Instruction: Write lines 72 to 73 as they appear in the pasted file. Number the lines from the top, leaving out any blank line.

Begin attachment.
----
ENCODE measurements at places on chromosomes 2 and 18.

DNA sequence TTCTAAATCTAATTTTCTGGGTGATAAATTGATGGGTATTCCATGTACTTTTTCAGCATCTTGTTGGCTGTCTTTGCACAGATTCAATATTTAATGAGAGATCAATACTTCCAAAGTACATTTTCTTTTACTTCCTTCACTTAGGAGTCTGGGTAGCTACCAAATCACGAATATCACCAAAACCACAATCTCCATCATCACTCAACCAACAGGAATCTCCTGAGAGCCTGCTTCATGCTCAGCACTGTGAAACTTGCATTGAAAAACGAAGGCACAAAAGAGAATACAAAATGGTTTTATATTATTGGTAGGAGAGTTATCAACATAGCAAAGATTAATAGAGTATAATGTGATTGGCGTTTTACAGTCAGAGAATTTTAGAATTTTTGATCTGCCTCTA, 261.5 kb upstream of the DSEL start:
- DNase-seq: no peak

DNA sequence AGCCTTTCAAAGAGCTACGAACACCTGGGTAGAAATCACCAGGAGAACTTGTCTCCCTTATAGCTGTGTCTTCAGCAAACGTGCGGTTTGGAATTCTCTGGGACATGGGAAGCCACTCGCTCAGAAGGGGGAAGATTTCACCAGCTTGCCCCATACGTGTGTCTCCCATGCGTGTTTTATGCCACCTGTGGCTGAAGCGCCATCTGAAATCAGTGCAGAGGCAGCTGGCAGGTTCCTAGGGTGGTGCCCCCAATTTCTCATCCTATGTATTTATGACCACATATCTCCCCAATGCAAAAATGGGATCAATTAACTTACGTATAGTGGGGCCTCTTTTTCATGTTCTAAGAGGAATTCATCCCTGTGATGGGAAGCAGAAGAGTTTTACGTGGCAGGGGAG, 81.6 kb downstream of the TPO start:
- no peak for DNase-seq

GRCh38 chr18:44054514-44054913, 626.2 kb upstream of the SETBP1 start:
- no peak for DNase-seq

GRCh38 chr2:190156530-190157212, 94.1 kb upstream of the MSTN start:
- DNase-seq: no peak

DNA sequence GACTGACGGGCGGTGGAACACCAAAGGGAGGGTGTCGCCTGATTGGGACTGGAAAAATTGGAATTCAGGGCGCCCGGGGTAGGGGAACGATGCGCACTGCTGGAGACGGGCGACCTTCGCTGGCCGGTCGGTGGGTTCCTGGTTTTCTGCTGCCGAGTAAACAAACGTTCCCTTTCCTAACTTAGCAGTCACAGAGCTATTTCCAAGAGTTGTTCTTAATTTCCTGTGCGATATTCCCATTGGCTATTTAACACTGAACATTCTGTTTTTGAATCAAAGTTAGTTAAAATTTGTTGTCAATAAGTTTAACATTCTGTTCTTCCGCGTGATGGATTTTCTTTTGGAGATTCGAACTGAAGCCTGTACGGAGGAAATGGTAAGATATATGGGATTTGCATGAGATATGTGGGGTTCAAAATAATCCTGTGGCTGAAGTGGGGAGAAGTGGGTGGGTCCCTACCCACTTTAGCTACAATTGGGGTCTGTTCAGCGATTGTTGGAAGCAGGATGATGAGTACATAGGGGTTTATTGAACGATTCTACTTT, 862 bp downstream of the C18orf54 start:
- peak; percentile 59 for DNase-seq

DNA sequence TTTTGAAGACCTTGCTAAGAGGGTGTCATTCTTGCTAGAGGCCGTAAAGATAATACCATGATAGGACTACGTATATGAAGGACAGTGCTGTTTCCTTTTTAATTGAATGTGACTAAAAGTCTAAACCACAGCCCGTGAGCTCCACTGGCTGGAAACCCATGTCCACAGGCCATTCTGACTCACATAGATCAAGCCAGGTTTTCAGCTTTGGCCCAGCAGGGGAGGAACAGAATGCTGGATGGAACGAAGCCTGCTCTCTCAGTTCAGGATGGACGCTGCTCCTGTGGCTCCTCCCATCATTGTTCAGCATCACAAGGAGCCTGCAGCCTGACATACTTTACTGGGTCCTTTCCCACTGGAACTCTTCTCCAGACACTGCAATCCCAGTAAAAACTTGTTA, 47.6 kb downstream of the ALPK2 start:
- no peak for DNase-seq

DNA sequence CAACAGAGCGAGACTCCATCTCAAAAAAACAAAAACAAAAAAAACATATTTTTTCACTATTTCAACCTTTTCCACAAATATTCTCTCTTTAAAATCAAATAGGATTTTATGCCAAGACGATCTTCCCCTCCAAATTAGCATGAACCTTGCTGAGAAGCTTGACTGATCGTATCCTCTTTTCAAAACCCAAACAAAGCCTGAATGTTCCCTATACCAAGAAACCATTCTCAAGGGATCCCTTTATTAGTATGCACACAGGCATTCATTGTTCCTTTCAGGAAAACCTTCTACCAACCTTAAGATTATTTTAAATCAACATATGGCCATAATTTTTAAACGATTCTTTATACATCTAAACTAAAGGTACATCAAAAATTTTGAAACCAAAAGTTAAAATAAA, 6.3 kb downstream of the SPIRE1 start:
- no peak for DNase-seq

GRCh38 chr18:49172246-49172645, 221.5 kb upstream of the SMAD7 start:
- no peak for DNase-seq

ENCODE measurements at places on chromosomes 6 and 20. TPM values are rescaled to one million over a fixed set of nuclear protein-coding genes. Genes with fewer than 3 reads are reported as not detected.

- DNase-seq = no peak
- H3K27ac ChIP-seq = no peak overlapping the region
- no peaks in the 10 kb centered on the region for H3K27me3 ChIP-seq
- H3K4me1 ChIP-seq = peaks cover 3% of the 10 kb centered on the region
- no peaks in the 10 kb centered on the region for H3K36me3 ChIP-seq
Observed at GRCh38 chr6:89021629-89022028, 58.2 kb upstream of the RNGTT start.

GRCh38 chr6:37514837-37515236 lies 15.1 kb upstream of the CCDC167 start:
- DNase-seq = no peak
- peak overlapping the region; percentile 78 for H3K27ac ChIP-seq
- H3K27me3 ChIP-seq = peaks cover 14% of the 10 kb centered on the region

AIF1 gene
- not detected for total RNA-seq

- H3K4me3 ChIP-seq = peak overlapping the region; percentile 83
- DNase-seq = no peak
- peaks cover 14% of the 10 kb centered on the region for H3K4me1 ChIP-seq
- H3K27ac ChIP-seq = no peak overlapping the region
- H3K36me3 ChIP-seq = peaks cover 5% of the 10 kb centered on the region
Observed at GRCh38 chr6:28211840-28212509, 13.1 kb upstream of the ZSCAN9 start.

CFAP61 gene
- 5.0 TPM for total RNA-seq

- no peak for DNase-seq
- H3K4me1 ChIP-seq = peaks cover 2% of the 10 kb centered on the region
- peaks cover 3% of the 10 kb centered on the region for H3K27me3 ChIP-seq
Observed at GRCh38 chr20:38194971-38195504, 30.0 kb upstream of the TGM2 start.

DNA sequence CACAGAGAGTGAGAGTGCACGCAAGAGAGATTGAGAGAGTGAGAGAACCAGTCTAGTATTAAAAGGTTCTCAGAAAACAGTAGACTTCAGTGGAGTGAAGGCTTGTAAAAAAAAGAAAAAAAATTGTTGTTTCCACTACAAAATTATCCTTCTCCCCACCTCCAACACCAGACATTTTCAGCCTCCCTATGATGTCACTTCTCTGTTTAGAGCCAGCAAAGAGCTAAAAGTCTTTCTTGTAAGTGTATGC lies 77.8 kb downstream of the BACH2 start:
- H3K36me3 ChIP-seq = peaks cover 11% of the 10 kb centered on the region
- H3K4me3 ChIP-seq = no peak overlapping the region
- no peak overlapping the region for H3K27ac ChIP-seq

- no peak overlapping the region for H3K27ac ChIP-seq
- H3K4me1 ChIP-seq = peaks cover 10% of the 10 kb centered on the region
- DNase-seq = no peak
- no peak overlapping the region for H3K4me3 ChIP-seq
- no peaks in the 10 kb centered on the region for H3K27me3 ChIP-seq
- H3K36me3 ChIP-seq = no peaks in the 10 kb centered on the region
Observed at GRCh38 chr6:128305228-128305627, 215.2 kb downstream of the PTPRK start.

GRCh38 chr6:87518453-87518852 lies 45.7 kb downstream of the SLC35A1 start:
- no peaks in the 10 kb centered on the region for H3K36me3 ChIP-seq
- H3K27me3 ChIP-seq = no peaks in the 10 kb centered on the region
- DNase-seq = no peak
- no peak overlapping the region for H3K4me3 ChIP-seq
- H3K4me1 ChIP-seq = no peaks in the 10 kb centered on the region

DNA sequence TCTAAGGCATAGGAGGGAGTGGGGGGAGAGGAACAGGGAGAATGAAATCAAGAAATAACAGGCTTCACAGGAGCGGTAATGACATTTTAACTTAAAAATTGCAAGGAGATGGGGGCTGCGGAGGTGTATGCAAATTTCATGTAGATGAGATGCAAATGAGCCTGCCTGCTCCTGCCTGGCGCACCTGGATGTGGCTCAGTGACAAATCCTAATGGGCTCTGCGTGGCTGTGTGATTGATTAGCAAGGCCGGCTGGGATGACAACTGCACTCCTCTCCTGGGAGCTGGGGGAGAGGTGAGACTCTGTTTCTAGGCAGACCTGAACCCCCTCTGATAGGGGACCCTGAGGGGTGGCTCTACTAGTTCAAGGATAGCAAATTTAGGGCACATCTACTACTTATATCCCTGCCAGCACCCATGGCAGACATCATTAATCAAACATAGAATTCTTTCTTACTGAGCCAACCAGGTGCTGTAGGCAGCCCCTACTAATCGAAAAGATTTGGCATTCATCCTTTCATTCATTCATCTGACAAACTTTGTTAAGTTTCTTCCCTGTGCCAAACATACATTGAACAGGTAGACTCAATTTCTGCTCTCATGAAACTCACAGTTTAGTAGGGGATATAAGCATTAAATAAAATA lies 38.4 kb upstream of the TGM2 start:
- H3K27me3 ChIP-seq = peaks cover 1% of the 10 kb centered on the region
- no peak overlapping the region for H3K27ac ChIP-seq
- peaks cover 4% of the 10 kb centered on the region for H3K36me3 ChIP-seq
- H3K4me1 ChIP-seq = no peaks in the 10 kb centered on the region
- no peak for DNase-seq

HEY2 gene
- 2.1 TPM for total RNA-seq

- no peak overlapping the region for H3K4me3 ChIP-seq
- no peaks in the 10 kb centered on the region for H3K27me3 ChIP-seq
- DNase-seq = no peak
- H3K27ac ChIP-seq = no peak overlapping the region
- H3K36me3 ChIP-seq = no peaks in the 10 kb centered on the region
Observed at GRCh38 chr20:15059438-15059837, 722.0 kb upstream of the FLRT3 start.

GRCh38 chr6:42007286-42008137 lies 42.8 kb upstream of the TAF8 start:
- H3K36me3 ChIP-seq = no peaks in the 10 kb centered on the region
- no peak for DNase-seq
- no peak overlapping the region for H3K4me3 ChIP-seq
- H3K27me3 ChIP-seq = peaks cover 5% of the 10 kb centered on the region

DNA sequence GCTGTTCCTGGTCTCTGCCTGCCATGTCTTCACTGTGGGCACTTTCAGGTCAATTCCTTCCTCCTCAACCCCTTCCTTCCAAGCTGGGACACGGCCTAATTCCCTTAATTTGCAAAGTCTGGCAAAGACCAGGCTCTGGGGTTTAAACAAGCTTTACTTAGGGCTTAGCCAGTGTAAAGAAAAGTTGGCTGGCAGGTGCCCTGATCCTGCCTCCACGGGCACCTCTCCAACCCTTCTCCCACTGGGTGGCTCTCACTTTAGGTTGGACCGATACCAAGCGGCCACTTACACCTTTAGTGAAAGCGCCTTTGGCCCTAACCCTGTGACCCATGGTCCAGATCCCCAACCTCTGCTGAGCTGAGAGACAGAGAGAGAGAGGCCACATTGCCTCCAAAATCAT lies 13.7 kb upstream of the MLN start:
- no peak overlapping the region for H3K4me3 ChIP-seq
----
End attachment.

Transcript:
- H3K36me3 ChIP-seq = no peaks in the 10 kb centered on the region
Observed at GRCh38 chr20:15059438-15059837, 722.0 kb upstream of the FLRT3 start.